base, it might easily become a serviceable motor for domestic use. As the quantity of oil used in such a machine would be small, it need not be in any way more dangerous than an ordinary lamp or oil-stove, and if properly finished would probably require but little more care. The oil used would of course have to be of a high grade, such as is used or should be used in lamps, and would cost considerably more than that suitable to the larger machines, but the expense of running would still be quite small.
Such are some of the best of the machines which the demand for comparatively small motors has, up to the present, called forth, and in the list those desiring such a power can scarcely fail to find something tolerably well suited to their wants. The various forms of heat-engines have been brought very close to the limit of possible simplicity, and show with some clearness what may be expected from further development along the same lines. They have been mainly designed to meet the requirements of industrial users, because the largest and most constant demand is from these; but they are all capable of a reduction to the scale suitable in the household. For this purpose the gas-engine appears, on all accounts, to be the best adapted. Efficient and serviceable heat-engines are, of necessity, somewhat complicated, and require in their main parts an excellence and accuracy of workmanship that make it difficult to construct them cheaply. The gas-engine seems to be susceptible of greater simplicity of construction than any other of these, and can therefore be made at less cost. Present prices are undoubtedly high, but, with a sufficient demand and the competition that would result, they would decrease considerably, and it is not improbable that an efficient and economical machine of about one man-power could, under such conditions, be furnished at a price not exceeding fifty dollars.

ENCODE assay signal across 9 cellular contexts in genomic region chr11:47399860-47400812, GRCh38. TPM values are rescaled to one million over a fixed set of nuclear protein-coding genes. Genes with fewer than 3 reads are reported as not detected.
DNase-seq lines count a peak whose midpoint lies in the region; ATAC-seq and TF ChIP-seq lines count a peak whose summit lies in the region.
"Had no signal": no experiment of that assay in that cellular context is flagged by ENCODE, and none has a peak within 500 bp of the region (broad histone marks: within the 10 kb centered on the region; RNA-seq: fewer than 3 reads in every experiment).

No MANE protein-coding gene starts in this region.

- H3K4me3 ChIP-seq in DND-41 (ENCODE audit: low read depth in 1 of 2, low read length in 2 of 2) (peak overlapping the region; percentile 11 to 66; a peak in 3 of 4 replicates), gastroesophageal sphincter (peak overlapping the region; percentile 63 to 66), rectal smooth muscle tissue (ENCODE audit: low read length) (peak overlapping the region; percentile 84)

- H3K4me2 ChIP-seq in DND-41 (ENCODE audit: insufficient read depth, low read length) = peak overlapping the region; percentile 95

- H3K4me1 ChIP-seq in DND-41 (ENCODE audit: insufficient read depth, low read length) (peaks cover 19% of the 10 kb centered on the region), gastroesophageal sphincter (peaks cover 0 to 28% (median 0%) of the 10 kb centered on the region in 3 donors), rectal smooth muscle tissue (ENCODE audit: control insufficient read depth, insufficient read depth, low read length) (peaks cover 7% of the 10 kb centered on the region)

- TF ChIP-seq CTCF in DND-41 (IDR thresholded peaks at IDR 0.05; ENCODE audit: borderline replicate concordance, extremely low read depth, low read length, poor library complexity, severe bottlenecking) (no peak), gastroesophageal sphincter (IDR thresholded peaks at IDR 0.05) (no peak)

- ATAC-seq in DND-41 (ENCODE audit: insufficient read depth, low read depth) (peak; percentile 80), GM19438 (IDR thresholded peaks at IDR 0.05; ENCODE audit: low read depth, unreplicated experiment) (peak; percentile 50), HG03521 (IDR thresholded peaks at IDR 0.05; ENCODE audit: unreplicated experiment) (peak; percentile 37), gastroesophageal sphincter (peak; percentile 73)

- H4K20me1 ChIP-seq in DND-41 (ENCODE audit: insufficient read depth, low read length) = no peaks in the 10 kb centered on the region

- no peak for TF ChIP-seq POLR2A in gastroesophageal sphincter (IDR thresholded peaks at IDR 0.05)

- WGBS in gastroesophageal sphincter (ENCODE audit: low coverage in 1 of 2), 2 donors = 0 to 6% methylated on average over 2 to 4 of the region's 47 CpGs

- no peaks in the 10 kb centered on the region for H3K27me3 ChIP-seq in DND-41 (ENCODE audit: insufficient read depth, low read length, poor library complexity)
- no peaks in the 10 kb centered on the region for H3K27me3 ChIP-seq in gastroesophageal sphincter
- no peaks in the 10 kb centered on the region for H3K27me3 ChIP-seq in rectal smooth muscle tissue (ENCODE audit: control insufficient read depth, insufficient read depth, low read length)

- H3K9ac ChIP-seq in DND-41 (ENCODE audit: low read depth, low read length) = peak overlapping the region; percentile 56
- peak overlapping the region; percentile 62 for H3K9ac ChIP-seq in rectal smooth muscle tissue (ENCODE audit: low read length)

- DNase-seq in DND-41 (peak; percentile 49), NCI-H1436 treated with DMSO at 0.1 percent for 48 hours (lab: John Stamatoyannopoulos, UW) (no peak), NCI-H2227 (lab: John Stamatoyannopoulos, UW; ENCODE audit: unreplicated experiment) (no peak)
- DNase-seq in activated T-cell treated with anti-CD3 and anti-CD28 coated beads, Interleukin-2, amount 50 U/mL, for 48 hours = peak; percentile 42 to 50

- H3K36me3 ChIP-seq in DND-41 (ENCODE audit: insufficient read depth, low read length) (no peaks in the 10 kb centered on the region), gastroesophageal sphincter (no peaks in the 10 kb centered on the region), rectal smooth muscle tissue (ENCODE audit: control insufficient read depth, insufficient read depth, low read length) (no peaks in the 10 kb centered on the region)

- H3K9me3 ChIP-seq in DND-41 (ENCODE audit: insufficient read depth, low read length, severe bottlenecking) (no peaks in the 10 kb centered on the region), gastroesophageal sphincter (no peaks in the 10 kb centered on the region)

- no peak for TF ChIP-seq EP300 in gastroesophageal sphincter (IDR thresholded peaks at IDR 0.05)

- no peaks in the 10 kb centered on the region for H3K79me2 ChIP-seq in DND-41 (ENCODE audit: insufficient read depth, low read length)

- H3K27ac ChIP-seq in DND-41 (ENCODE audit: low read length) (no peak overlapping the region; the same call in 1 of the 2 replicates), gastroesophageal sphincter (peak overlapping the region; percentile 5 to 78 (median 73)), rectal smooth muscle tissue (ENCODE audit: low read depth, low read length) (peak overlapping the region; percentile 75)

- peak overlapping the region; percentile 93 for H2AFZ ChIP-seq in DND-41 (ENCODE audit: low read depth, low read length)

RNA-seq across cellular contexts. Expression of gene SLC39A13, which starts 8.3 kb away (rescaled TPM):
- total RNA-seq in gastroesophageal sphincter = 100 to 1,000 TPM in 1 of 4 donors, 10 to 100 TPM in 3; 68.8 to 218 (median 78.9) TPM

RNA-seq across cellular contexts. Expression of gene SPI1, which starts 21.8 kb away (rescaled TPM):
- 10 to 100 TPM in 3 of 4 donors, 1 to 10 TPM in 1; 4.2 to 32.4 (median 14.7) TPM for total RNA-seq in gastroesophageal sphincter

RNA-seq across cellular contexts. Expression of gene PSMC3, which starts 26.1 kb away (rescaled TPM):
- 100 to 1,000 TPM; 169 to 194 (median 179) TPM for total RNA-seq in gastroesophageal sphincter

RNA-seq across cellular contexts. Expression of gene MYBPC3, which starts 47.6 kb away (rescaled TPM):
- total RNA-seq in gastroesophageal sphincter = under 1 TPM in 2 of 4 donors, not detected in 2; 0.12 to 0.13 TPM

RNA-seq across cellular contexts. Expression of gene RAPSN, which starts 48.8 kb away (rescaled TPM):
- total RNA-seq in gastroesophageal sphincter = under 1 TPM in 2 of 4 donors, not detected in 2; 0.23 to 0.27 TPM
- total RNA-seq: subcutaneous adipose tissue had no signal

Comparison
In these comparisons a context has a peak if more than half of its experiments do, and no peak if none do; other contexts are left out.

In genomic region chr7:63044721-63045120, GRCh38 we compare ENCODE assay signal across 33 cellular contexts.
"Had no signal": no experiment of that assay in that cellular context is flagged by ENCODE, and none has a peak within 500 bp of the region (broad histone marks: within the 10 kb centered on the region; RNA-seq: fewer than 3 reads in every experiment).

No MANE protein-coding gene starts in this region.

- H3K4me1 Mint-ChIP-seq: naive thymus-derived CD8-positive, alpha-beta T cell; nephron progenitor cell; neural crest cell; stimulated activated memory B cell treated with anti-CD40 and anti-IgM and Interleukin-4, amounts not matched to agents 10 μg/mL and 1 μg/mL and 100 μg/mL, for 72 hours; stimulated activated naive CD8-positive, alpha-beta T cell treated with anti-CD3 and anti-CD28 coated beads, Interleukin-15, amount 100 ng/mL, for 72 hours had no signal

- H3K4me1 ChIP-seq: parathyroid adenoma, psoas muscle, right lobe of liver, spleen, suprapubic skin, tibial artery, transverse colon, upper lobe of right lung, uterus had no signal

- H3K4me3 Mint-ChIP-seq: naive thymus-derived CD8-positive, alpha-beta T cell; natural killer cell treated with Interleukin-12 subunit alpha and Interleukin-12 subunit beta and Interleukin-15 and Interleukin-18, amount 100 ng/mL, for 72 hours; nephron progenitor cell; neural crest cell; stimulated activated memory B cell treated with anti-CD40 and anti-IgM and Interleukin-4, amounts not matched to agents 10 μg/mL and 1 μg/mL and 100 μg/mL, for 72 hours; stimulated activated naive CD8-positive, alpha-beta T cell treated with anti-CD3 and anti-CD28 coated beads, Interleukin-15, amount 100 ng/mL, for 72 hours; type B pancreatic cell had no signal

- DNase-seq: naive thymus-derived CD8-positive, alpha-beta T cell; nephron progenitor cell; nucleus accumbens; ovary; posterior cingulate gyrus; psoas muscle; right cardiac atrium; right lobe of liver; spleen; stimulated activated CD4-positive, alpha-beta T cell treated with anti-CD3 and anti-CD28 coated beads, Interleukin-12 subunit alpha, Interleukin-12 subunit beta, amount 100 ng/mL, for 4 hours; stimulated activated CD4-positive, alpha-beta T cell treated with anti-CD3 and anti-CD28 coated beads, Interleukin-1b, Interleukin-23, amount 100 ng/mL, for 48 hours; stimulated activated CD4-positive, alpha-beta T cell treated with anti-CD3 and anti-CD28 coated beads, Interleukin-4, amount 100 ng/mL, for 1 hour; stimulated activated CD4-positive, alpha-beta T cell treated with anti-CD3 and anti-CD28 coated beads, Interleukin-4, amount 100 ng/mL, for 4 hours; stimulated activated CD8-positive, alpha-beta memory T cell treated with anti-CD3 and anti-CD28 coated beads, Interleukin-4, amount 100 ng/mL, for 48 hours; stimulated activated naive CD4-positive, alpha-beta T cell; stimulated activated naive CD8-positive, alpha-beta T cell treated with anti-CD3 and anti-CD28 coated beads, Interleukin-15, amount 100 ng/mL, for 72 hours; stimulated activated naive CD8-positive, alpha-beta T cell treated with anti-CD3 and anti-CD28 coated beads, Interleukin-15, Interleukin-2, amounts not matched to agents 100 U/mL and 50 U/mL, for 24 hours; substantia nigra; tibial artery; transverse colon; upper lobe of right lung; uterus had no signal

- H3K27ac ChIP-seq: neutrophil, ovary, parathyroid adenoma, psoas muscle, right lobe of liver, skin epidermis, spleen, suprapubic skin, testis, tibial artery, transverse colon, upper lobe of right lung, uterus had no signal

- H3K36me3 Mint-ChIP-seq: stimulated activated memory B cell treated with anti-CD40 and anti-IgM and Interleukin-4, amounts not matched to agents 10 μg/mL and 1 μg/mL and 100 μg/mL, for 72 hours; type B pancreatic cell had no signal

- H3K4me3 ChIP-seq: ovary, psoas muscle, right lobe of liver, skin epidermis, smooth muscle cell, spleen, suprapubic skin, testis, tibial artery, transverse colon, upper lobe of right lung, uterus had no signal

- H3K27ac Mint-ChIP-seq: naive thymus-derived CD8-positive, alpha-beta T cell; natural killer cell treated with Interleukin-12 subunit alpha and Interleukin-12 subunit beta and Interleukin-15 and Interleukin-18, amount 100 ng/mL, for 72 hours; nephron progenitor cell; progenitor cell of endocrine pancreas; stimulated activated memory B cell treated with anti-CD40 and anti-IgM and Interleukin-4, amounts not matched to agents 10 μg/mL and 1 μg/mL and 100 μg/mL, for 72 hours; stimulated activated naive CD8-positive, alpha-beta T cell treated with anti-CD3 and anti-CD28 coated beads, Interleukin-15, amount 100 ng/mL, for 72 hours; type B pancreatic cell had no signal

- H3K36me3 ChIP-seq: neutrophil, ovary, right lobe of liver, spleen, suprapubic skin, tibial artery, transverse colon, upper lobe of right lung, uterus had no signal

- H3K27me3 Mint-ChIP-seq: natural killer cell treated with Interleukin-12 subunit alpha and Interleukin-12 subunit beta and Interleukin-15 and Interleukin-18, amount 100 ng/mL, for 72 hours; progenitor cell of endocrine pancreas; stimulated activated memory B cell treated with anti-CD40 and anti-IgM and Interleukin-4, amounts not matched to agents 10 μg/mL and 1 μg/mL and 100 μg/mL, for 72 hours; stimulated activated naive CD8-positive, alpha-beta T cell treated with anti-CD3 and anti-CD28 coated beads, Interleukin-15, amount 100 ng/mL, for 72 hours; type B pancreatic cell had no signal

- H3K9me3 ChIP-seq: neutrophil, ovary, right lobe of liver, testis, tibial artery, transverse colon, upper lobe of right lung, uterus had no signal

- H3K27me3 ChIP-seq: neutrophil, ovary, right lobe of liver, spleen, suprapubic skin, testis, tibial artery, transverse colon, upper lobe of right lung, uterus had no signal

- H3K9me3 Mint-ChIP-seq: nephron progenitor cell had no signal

But it is doubtful if such a machine would, after all, be the most satisfactory solution of the problem of a domestic motor. The final solution, there is reason to believe, is to be found, not in a heat-engine of any kind, but in a machine that will simply apply, in a convenient form and economical way, a power already furnished. Of such a nature is the water-wheel, which, for simplicity of construction, ease of handling, high efficiency, and small first cost, is unapproached by anything at present, and will probably never be surpassed by any future device. If water under sufficient pressure were everywhere obtainable, there would be no need of looking beyond this very simple and perfect contrivance. Water-power is, however, limited, and is generally least available where small motors are most wanted—in populous cities. Doubtless in many locations, where the windmill is employed to supply water to a house, a combination of wind and water power might readily be made which would prove quite satisfactory. A windmill of considerable power could be used to pump water into a properly elevated reservoir, or into a force-tank, from which it could be distributed to